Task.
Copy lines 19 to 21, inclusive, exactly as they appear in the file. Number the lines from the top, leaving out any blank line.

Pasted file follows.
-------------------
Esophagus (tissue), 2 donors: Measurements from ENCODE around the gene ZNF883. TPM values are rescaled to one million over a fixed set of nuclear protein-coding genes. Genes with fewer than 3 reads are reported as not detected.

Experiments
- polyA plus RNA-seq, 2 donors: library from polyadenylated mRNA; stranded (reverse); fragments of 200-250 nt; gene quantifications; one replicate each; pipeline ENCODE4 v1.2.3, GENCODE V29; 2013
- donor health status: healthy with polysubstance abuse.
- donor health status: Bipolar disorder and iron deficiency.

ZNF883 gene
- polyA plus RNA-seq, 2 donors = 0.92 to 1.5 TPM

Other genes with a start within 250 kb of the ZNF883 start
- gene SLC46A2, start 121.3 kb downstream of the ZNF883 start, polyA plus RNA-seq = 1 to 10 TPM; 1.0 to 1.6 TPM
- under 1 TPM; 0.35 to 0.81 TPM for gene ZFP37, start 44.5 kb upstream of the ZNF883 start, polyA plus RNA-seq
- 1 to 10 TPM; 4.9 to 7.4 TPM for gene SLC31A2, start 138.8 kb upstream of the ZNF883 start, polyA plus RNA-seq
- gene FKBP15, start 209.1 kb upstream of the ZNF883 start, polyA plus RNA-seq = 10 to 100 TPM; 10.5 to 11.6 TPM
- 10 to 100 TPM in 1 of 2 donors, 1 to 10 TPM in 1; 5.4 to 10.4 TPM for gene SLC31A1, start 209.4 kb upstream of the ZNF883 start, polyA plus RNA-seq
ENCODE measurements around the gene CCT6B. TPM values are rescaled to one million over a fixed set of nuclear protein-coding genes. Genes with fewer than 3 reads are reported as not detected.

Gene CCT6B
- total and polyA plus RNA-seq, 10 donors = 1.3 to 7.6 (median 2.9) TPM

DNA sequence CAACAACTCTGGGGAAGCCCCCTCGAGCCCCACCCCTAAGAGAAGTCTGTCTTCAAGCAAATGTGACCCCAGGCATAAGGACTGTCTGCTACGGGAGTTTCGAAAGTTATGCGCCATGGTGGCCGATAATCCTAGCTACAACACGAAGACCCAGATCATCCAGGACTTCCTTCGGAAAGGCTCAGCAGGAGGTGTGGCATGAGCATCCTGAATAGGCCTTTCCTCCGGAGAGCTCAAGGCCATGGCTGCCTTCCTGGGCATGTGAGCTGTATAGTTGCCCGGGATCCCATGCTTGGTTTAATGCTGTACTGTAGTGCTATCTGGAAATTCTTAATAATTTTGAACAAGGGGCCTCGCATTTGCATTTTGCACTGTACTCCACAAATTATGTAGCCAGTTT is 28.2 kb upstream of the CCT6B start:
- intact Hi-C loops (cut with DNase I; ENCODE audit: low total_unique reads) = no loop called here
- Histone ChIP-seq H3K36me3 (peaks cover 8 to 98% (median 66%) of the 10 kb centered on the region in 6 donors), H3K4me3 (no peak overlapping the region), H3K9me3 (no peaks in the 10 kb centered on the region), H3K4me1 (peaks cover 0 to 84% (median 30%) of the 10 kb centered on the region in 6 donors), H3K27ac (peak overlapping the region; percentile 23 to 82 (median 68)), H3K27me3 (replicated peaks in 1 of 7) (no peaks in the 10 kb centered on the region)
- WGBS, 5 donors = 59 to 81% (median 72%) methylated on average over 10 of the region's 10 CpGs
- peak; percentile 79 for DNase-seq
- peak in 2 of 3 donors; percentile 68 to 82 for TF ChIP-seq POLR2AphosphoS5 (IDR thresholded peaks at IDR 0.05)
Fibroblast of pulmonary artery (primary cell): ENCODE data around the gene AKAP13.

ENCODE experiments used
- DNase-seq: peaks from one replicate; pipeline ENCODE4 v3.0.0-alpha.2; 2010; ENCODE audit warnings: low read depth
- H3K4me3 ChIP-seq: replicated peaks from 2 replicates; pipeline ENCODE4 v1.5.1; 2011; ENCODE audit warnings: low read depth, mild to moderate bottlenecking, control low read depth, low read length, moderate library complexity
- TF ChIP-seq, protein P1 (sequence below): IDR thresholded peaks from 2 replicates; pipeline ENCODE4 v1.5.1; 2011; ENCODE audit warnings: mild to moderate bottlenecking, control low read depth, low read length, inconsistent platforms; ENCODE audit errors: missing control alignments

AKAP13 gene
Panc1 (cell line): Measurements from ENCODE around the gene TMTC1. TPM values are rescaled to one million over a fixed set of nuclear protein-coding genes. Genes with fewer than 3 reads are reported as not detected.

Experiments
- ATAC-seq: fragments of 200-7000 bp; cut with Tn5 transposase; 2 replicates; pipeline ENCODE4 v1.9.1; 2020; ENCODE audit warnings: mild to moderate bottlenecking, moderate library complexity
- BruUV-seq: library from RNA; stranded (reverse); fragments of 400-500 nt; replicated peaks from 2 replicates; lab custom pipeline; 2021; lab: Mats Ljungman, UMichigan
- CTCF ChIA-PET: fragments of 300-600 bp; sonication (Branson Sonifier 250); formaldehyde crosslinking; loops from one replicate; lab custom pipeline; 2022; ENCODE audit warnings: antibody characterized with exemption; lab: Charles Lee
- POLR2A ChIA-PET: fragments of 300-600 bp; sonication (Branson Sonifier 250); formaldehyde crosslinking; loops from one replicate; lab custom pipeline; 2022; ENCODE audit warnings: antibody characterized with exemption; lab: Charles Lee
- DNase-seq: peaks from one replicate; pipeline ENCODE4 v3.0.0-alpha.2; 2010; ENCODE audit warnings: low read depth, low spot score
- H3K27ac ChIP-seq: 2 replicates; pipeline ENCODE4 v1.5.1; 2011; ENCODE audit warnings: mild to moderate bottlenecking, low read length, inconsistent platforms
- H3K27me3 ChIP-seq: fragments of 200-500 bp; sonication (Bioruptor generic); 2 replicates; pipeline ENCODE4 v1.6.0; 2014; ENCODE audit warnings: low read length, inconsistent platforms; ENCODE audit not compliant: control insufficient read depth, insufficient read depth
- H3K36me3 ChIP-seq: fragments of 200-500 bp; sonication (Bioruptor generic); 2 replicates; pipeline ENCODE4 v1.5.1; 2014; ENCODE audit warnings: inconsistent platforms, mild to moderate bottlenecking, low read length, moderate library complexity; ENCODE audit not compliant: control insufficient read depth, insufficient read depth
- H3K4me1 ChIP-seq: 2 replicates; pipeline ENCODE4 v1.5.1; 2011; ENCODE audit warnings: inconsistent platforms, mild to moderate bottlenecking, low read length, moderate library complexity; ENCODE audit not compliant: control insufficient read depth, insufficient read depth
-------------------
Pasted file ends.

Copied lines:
- Histone ChIP-seq H3K36me3 (peaks cover 8 to 98% (median 66%) of the 10 kb centered on the region in 6 donors), H3K4me3 (no peak overlapping the region), H3K9me3 (no peaks in the 10 kb centered on the region), H3K4me1 (peaks cover 0 to 84% (median 30%) of the 10 kb centered on the region in 6 donors), H3K27ac (peak overlapping the region; percentile 23 to 82 (median 68)), H3K27me3 (replicated peaks in 1 of 7) (no peaks in the 10 kb centered on the region)
- WGBS, 5 donors = 59 to 81% (median 72%) methylated on average over 10 of the region's 10 CpGs
- peak; percentile 79 for DNase-seq